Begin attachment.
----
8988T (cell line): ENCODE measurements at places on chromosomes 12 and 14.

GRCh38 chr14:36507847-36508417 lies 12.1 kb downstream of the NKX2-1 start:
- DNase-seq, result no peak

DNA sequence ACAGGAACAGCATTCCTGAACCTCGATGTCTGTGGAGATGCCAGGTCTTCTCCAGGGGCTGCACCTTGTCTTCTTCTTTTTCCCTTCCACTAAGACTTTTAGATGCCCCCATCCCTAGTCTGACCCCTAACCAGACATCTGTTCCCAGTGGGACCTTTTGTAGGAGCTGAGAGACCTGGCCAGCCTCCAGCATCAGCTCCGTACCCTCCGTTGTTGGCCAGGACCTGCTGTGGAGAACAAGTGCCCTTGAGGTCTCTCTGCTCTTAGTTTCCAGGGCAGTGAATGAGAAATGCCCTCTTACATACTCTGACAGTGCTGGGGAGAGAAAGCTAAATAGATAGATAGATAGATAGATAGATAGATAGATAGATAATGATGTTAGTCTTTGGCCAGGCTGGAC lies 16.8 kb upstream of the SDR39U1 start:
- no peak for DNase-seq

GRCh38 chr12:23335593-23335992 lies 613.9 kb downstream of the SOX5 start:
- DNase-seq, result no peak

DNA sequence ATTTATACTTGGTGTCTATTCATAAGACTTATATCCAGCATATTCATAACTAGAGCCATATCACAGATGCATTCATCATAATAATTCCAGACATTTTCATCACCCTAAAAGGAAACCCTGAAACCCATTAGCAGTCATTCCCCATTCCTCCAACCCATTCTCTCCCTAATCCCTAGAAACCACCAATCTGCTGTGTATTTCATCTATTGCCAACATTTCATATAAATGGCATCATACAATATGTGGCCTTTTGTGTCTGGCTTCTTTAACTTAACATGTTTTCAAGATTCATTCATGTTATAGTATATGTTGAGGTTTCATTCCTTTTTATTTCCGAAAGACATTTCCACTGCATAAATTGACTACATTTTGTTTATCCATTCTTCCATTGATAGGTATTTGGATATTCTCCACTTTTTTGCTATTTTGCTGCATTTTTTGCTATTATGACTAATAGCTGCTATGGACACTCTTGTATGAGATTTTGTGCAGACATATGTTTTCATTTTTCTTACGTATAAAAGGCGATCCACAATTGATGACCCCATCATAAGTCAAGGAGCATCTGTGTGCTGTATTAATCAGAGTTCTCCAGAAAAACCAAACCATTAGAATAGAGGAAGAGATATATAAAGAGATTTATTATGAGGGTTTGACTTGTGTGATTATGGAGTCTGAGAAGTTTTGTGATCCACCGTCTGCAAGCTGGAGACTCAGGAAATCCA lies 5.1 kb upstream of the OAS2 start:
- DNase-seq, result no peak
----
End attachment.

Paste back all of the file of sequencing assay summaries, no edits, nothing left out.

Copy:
8988T (cell line): ENCODE measurements at places on chromosomes 12 and 14.

GRCh38 chr14:36507847-36508417 lies 12.1 kb downstream of the NKX2-1 start:
- DNase-seq, result no peak

DNA sequence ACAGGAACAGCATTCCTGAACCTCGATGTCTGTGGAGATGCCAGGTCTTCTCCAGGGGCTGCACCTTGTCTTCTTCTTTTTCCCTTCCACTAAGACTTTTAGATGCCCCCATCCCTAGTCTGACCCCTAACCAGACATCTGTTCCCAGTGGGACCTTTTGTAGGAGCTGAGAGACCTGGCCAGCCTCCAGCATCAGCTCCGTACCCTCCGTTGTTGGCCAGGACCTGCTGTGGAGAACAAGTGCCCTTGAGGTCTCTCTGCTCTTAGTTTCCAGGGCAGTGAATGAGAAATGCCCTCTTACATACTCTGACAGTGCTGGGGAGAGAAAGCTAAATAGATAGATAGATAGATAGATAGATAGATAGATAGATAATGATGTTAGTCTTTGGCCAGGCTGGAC lies 16.8 kb upstream of the SDR39U1 start:
- no peak for DNase-seq

GRCh38 chr12:23335593-23335992 lies 613.9 kb downstream of the SOX5 start:
- DNase-seq, result no peak

DNA sequence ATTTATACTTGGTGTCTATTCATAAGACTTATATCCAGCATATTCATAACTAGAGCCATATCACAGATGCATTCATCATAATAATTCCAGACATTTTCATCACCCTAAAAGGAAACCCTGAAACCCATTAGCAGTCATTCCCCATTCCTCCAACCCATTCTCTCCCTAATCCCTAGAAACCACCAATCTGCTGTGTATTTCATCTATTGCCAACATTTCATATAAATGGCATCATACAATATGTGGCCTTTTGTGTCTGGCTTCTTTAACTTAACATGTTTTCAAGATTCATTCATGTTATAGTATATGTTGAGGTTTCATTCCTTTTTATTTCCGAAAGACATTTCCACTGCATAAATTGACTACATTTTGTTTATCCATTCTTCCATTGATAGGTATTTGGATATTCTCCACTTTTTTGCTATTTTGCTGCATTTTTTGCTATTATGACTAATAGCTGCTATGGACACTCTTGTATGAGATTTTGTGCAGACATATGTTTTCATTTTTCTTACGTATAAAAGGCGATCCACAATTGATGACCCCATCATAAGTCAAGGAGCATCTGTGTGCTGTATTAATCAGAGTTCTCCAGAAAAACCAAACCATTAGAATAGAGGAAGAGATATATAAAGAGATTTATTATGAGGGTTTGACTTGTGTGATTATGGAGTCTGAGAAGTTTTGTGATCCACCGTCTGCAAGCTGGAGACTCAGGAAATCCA lies 5.1 kb upstream of the OAS2 start:
- DNase-seq, result no peak